Equal Angles in Equal Circles

Theorem

In equal circles, equal angles stand on equal arcs, whether at the center or at the circumference of those circles.

In the words of Euclid:

In equal circles equal angles stand on equal circumferences, whether at the center or at the circumferences.

Proof

Let $ABC$ and $DEF$ be equal circles.

Let $\angle BGC = \angle EHF$ and $\angle BAC = \angle EDF$.

Let $BC$ and $EF$ be joined.

Since the circles $ABC$ and $DEF$ are equal, their radii are equal.

So $BG = EH$ and $CG = FH$.

We also have by hypothesis that $\angle BGC = \angle EHF$.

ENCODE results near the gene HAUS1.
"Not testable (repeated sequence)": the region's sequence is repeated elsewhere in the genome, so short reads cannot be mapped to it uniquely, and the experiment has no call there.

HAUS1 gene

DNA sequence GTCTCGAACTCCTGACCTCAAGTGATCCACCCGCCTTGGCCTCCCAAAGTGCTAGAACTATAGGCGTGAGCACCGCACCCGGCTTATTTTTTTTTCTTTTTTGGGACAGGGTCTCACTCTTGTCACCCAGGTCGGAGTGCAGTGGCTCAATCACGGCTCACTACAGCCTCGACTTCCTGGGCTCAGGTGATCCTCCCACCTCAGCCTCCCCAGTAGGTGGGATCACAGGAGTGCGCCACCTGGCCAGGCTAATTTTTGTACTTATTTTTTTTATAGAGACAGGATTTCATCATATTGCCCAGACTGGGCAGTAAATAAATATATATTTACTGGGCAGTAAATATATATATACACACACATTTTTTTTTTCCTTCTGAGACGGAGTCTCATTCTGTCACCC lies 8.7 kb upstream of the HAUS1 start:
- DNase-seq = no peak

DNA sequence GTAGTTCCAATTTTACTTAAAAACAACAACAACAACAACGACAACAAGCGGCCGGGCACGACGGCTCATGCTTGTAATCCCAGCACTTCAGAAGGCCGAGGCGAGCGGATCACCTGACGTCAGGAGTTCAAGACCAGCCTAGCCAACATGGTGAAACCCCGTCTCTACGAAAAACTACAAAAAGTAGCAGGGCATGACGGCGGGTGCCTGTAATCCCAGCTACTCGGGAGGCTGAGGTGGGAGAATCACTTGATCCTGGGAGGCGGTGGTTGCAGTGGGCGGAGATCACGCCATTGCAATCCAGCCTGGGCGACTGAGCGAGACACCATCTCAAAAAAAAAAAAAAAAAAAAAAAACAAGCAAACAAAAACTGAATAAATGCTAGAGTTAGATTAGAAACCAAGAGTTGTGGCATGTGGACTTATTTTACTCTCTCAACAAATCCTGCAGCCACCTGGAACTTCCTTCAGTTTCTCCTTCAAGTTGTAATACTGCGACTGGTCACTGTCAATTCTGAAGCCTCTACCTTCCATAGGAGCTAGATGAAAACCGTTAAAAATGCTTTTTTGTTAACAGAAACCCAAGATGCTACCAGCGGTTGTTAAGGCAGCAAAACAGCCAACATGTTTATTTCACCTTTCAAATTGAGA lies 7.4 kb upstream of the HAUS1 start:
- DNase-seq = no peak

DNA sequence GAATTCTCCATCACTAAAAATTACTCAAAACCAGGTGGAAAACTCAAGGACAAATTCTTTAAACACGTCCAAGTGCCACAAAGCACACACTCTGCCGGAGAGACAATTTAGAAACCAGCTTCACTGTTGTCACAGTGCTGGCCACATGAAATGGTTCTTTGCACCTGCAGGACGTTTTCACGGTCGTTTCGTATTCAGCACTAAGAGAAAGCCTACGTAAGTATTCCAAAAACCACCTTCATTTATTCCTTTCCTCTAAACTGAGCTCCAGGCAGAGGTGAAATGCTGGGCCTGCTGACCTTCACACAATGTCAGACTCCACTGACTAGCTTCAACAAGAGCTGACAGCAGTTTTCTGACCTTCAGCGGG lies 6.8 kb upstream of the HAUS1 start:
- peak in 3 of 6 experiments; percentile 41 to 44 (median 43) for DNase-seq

So from Triangle Side-Angle-Side Equality it follows that $BC = EF$.

Since $\angle BAC = \angle EDF$ we have from Book $\text{III}$ Definition $11$: Similar Segments that segment $BAC$ is similar to segment $EDF$.

Moreover, these segments have equal bases.

So from Similar Segments on Equal Bases are Equal, segment $BAC$ is equal to segment $EDF$.

But as $ABC$ and $DEF$ are equal circles, it follows that arc $BKC$ equals arc $ELF$.

$\blacksquare$

Historical Note

This proof is Proposition $26$ of Book $\text{III}$ of Euclid's The Elements.
It is the converse of Proposition $27$: Angles on Equal Arcs are Equal.